And here’s where we learned that the backpack idea was not a good one. The map in my head did not indicate altitude. The street we walked up, although very picturesque along the edge of the sea, was extremely steep. We found Kilrock Rd. but I did not have an address other than a postal code. We faced another uphill street, we were soaked with sweat, and I got worried about Sandy. He sat at the bottom of the street with our bags while I set out to find the B&B, which turned out to be one block away at the top of the street. Sandy said, “Well, I know now that if my heart survived that, it will survive anything.”

It was about 3 p.m., the B&B was locked, and I sat down on my backpack and wept. Fortunately Sean had just stepped out quickly, and he turned out to be one of the nicest, most helpful people on our journey. He got us into a very comfortable room where we both crashed for about 3-4 hours. Then Sean drove us down the street to the Abbey Tavern for dinner, where I had “fisherman’s pie” and an Irish red ale. We walked past the abbey ruins back down to the harbour at sunset, where the weekend crowd had gone home. We took a cab back up the hill for the short ride to the B&B – it turned out that there was a shorter, less strenuous ascent, but we were still too whupped to do it.

The next morning, Sean served the guests an insanely delicious full breakfast and we chatted with a German couple about our plans and our favorite travels so far. We asked Sean about a cab to the airport and he offered to drive us! Then, when I got ready to pay him for our night’s stay, it turned out that he didn’t take credit cards and I didn’t have the cash. We offered to go to an ATM, but he insisted that we seemed like honest sorts and that he’d get the payment from us on our way back through in two weeks.

I decided to take a misty walk up the Howth Cliff Path until Sean was ready, part of which we had walked on our first journey into town.

May is an excellent time for wildflowers in the British Isles.

art, fiber art, Ireland, tapestry, weaving

“Dingle Cliff Walk”

“Dingle Cliff Walk,” tapestry. Cotton, linen, and silk; 6 x 8.75 inches. Tweaked the finishing touches today.

It was designed from a photo taken on the cliff trail in front of Gorman’s Clifftop House on the Dingle Peninsula, Ireland. The mountains in the background are called the Three Sisters.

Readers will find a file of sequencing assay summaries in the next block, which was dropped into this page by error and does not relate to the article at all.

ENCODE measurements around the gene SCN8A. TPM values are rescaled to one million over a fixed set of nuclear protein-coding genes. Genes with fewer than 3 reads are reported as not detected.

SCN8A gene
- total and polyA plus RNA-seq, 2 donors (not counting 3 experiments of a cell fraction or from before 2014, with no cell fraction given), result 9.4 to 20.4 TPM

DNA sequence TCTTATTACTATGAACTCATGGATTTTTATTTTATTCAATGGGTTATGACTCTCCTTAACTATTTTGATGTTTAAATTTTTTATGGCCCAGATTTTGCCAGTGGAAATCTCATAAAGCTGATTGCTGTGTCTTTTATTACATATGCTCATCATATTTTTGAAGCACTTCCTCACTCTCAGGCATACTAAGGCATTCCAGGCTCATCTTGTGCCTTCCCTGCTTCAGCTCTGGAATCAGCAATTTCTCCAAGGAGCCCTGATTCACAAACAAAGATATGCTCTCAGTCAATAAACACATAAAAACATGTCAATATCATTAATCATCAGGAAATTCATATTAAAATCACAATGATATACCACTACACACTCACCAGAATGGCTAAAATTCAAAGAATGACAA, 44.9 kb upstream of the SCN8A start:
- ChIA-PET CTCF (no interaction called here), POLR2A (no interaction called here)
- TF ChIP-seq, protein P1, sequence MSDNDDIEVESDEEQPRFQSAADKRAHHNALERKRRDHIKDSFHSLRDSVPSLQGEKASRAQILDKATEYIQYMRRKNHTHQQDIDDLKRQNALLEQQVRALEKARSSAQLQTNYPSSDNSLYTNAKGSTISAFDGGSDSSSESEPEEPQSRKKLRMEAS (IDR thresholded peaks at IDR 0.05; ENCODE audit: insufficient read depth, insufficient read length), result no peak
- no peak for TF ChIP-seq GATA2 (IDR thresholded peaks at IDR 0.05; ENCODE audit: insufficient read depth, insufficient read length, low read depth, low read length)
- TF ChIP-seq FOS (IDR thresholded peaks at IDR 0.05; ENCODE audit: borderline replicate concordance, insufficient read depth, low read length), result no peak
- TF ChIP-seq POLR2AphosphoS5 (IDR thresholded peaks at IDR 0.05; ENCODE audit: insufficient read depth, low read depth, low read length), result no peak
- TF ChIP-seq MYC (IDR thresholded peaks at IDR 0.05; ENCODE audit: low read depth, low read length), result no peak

It is a bit wop-sided. I’m usually better than that but I wove it last on the same circular warp with some other pieces which made the tension hard to master. I’ve loosened up enough that it doesn’t bother me (much).


Coming Home

After we left the Giant’s Causeway, I took over driving because the roads were wide and easy at this point. Sandy tried to take a nap, but what I assumed was a bypass of Belfast took me through Belfast at rush hour. He got a little taste of what it was like to be a passenger in harrowing traffic, and I am still working on unclenching my fingers.

We stopped in Dundalk for one last dinner in Ireland at Eno Bar and Grill, across from Dundalk Cathedral. I had my favorite salad, with beets and oranges, and Sandy had pasta. The chef sent out a free calamari appetizer – a very nice dining experience.

As we left Dundalk, I was trying to reset the GPS and Sandy grew absent-minded and neither of us noticed that he was driving on the wrong side of the road until we saw a car coming at us head-on. Sandy swerved and the other car swerved in the same direction. Sandy swerved back to the side of the road. The other car stopped and a small red-faced elderly gentleman jumped out of his car and marched up to us and chewed us out. We apologized sincerely and abjectly, and promised the old man that we would be off the highways of Ireland in less than one hour and that we would be supremely careful (if he would just let us drive away!) for the short remainder of our trip. Finally our pleas of fatigue and stupidity calmed him down and we drove the rest of the way, adrenalin pumping, to the rental car return at the airport.

Then we flew home to Greensboro the next morning after an uneventful night in an airport hotel and TWO security checks and a long line at U.S. Customs.

The end. If you made it this far with us, thanks for reading my Ireland adventure story! I hope that you enjoyed it. Now go plan a trip to Ireland – the people there will walk up to you on the street and thank you for being there. If you’re a nervous driver, I suggest that you take buses and trains. You won’t regret it no matter where you choose to go or what you choose to do because in Ireland there was beauty and craic everywhere. Be sure to order a pint of Smithwick’s. Sláinte!

Ireland, Northern Ireland, UNESCO World Heritage sites

Monday, May 21, 2012: The Giant’s Causeway